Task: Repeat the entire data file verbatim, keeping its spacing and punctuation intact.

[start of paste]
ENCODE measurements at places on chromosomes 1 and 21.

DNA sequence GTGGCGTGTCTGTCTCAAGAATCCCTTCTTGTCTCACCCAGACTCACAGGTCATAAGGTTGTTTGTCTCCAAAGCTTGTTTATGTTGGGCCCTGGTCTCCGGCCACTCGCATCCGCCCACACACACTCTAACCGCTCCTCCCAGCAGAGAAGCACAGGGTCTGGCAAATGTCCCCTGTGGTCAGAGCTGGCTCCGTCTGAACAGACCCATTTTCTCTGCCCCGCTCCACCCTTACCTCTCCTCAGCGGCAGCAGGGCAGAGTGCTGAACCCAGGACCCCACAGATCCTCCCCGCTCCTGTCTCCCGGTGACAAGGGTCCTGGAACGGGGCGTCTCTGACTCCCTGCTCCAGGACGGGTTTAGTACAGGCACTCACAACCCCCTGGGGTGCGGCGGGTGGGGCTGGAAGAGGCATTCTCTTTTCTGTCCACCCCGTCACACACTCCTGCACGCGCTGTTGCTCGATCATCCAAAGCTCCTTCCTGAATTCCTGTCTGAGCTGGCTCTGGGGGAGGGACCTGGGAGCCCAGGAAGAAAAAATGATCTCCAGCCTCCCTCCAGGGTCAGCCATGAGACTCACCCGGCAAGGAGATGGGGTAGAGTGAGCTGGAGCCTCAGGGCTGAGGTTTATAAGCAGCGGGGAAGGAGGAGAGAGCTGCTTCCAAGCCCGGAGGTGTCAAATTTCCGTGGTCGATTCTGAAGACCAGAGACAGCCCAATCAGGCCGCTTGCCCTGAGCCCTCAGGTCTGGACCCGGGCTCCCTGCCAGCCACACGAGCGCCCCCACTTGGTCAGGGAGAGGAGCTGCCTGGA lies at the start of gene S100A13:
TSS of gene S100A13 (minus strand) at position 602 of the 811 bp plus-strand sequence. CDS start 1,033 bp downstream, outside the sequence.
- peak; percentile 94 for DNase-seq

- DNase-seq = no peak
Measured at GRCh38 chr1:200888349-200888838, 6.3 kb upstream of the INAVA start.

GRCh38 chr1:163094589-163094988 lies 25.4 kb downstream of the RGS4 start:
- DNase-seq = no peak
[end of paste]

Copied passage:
ENCODE measurements at places on chromosomes 1 and 21.

DNA sequence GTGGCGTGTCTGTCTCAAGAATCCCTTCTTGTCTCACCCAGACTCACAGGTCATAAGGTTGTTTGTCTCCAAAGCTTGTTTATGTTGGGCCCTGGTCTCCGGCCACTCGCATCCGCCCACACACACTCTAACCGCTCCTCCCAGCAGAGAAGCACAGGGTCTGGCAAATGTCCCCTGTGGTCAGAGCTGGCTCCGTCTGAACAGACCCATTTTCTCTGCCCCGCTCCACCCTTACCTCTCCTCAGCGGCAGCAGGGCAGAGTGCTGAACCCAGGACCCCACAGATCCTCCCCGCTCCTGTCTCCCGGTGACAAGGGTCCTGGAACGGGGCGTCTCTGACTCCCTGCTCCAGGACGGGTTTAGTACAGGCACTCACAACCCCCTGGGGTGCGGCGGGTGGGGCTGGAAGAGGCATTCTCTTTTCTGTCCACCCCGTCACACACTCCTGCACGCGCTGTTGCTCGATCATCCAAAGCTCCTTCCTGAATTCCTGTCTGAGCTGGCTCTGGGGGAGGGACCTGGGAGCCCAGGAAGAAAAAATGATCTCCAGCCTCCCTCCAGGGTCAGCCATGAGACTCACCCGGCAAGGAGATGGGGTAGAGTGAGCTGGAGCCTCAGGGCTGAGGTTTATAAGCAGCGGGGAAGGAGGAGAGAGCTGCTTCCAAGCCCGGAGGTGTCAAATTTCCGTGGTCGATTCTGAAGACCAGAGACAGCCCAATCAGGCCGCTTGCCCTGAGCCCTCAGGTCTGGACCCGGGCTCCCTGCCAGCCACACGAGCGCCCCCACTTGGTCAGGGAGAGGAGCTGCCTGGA lies at the start of gene S100A13:
TSS of gene S100A13 (minus strand) at position 602 of the 811 bp plus-strand sequence. CDS start 1,033 bp downstream, outside the sequence.
- peak; percentile 94 for DNase-seq

- DNase-seq = no peak
Measured at GRCh38 chr1:200888349-200888838, 6.3 kb upstream of the INAVA start.

GRCh38 chr1:163094589-163094988 lies 25.4 kb downstream of the RGS4 start:
- DNase-seq = no peak